Student loans can seem like a mystery while you’re in school. You may wonder how much your monthly payments will be, whether the interest rate will increase or what the terms of your loan really are. If you have questions about your student loans, it’s likely because there are a few things that the student loan companies don’t like to come right out and explain to you. Here’s a quick list of all the things they won’t tell you – and what that means for your repayment.
1. You Have Alternative Repayment Options
When that first bill arrives after graduation, you may experience something similar to sticker shock. But don’t worry just yet – there’s usually an alternative if you can’t afford the monthly payments. Federal loans come with several alternative repayment options. Income-base repayment, for example, caps your monthly bills at 15% of your disposable income. Graduated repayment lets you have small payments at first, and then the payments slowly increase over time. There are also options like forbearance and deferral, which allow you to stop payments for a period of time.
Not all private lenders offer this many alternative repayment options, but many offer something similar. If you are having trouble making your monthly payments, contact the lender to see if you can figure out an alternative repayment plan. Remember that even making small payments each month is much better than making no payments at all.
2. Debt Builds Up Faster Than You Think
These days, it’s not unusual for a student to graduate with over $50,000 in loans. However, the larger your loan amount, the harder it will be to make a dent in that debt. Some students diligently pay the student loan bills every month without really looking at the numbers. Unfortunately, what many discover is that the minimum payment barely covers the interest that accrued on their loans that month. Pay attention to how much you need to pay to start making reductions on the amount you owe. This usually means that you’ll have to make sacrifices and pay more than the minimum monthly payment to really see results. The longer you wait, the more your debt could balloon.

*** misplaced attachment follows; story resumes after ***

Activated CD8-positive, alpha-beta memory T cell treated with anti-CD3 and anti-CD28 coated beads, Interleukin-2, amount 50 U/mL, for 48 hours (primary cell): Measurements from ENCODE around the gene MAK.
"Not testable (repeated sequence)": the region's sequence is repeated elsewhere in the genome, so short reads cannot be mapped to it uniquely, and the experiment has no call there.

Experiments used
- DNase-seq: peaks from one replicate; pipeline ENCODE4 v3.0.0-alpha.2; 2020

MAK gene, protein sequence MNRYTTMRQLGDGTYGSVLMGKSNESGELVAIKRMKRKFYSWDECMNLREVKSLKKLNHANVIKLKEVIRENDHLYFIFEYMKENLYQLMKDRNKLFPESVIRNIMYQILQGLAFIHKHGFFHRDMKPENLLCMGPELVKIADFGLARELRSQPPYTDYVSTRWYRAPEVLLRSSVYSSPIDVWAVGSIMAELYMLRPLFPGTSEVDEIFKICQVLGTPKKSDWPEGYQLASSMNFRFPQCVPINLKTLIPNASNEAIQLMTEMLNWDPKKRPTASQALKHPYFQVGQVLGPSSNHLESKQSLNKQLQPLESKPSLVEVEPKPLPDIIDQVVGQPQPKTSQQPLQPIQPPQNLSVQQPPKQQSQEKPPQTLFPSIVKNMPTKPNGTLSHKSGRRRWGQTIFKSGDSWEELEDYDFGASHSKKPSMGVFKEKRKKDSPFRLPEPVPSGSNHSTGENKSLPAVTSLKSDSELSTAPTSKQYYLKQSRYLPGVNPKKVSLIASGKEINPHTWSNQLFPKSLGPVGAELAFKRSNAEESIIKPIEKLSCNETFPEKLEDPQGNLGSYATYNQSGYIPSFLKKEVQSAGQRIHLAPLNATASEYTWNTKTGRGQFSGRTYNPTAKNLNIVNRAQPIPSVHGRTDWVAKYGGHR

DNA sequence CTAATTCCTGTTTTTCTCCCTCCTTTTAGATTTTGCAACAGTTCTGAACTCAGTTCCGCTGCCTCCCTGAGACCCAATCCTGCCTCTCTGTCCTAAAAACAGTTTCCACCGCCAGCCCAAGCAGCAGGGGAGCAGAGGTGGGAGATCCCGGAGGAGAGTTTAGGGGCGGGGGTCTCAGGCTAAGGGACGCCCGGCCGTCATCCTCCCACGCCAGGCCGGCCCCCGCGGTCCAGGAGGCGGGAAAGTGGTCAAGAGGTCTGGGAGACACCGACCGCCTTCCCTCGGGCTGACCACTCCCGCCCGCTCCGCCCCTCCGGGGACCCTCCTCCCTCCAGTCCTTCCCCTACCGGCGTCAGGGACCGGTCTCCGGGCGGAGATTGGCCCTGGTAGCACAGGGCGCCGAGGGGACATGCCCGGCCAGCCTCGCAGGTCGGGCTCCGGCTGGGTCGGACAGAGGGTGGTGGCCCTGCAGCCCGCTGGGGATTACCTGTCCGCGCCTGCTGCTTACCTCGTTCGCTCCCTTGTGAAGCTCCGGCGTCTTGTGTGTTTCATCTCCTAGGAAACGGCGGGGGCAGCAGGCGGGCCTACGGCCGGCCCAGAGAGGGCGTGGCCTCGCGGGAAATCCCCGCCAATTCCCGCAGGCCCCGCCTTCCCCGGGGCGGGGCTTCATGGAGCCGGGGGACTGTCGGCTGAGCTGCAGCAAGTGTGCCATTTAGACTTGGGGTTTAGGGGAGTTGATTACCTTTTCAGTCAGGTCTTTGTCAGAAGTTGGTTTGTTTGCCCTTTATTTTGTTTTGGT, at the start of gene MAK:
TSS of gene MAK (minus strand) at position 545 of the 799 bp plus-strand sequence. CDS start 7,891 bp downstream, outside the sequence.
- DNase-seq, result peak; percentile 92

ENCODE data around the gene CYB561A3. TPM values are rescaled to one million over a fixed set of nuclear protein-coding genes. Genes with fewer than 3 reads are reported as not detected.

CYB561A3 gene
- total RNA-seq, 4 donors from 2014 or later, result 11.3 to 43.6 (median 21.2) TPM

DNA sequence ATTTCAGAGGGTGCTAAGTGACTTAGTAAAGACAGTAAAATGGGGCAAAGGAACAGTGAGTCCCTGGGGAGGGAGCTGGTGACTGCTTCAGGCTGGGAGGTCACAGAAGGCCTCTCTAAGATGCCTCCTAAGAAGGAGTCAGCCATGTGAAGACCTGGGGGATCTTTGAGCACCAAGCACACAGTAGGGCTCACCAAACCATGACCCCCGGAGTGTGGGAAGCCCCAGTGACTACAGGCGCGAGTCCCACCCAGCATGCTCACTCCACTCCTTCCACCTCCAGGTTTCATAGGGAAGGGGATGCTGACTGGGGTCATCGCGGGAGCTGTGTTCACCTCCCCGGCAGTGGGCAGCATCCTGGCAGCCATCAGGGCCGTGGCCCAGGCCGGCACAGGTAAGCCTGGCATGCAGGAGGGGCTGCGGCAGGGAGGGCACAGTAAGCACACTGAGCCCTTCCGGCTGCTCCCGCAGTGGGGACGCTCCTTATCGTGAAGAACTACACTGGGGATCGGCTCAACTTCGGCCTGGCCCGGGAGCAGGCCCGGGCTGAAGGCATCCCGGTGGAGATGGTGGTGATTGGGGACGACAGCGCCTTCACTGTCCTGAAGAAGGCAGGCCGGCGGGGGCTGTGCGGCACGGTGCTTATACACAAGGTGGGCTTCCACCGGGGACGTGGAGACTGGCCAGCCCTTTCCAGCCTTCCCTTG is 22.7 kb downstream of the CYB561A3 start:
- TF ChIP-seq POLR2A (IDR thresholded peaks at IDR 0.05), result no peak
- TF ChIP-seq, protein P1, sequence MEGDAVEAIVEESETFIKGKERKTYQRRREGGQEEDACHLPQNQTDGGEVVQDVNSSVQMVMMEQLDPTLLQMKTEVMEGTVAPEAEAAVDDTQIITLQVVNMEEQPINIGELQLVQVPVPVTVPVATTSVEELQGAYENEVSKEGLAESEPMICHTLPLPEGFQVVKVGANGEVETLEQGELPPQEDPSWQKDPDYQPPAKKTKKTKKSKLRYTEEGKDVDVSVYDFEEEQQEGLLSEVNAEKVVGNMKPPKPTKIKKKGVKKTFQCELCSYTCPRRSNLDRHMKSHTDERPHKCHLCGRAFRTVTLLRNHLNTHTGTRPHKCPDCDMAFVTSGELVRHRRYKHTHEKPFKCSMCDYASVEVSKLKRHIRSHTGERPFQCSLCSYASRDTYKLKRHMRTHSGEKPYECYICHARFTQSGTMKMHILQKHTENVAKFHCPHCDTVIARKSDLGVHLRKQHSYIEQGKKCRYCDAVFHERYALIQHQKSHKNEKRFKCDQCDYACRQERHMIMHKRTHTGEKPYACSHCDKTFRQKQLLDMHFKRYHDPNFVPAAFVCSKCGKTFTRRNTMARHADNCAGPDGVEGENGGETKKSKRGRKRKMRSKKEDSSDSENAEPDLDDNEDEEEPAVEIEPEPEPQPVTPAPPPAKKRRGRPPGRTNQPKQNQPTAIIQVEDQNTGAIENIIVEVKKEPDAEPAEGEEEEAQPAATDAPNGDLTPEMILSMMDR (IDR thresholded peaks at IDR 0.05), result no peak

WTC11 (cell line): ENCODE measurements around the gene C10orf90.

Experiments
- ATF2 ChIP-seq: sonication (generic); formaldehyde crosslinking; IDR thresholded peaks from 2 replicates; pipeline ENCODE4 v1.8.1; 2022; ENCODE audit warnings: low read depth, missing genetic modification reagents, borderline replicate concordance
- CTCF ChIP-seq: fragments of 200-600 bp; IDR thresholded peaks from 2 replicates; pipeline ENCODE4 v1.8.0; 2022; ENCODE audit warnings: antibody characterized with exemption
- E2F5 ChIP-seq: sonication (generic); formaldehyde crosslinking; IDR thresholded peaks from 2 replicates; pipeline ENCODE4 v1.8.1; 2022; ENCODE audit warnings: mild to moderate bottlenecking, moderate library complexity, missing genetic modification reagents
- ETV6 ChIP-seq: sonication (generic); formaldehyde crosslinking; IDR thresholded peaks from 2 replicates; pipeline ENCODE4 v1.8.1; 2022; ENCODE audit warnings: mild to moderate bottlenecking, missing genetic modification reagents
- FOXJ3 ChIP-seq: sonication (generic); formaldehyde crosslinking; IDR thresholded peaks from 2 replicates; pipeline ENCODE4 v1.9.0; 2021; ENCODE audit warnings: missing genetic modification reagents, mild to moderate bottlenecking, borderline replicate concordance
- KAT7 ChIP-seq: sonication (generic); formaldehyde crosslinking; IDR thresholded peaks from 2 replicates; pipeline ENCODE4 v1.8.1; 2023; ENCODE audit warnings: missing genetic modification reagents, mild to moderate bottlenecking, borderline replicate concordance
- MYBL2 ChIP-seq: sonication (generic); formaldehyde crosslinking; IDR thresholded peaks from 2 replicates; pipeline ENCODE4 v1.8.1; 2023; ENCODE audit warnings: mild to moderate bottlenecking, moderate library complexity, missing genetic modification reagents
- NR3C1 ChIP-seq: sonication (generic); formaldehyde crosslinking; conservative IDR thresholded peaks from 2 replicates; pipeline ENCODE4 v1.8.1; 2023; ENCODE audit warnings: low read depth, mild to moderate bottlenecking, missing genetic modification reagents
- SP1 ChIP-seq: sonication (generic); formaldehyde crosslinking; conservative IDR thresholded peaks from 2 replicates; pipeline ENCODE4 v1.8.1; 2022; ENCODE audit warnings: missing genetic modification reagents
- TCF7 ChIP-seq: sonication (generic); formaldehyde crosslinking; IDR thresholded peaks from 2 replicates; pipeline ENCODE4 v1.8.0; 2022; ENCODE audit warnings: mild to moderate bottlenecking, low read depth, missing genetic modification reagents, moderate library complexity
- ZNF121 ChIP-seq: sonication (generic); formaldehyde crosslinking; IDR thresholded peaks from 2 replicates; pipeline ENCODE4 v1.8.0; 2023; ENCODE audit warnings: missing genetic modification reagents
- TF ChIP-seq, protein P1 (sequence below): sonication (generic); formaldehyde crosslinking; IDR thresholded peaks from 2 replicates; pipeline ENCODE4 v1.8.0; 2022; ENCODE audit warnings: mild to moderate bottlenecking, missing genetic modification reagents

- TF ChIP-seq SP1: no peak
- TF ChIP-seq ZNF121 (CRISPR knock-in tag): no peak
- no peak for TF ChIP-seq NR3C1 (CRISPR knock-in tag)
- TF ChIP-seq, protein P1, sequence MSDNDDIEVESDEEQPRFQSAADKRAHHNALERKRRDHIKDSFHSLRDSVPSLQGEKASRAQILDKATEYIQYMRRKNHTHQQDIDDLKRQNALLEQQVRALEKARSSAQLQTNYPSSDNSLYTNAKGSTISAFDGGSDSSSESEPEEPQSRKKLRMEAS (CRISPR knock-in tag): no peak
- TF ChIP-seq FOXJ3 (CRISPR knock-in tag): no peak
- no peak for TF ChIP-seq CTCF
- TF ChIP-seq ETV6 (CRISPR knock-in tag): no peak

3. Bankruptcy Won’t Make Student Loans Disappear
Don’t take out lots of student loans with the idea that bankruptcy will be your way out if you can’t pay them back. Bankruptcy almost never erases your student loan debt. There have been very rare exceptions where a bankruptcy judge has released a person from their student loan debt, but that only happens in cases of severe economic hardship and you’d need a lawyer to have a chance at all.
(Also read: How Your Student Loans Affect Your Credit Score.)
4. Co-Signers Will Be Held Responsible
Having a co-signer is not just a formality with student loans. If a borrower cannot pay back their loans, the co-signer will be held responsible. This is especially important to keep in mind since private lenders can be especially persistent. Co-signers shouldn’t assume that the debt will go away in the event of a disaster, either. While federal loans are forgiven in the event of death of total disability, private loan companies will still go after the co-signer for the money they’re owed.
5. You Can’t Escape Your Payments
Both the government and collection agencies are allowed to use tactics to get your payments that they aren’t allowed to use with other types of loans. If you’re not paying your student loan debt, you could find that up to 15% of your wages are being garnished. They can also snatch up your tax refunds, your Social Security or even your disability payments. Worse yet, they can take away your ability to work by cancelling professional licenses for lawyers, healthcare workers, teachers, etc.
Despite what it may sound like from the above list, student loans aren’t all bad. In fact, they can be a sound investment in your future. However, it’s critical that you minimize the amount you borrow and that you are disciplined about making your payments after graduation in order to keep financial woes at bay.